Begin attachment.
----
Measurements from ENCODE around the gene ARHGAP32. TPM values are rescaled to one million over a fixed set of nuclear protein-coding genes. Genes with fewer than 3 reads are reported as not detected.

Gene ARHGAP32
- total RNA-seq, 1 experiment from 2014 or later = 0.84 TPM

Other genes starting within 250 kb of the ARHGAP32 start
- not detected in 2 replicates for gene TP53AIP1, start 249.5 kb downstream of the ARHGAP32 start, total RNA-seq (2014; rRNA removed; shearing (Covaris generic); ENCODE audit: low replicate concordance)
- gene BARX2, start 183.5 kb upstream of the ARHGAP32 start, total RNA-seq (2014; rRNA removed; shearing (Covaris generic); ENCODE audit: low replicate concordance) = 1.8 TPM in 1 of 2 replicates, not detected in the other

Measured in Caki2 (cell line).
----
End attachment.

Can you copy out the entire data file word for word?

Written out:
Measurements from ENCODE around the gene ARHGAP32. TPM values are rescaled to one million over a fixed set of nuclear protein-coding genes. Genes with fewer than 3 reads are reported as not detected.

Gene ARHGAP32
- total RNA-seq, 1 experiment from 2014 or later = 0.84 TPM

Other genes starting within 250 kb of the ARHGAP32 start
- not detected in 2 replicates for gene TP53AIP1, start 249.5 kb downstream of the ARHGAP32 start, total RNA-seq (2014; rRNA removed; shearing (Covaris generic); ENCODE audit: low replicate concordance)
- gene BARX2, start 183.5 kb upstream of the ARHGAP32 start, total RNA-seq (2014; rRNA removed; shearing (Covaris generic); ENCODE audit: low replicate concordance) = 1.8 TPM in 1 of 2 replicates, not detected in the other

Measured in Caki2 (cell line).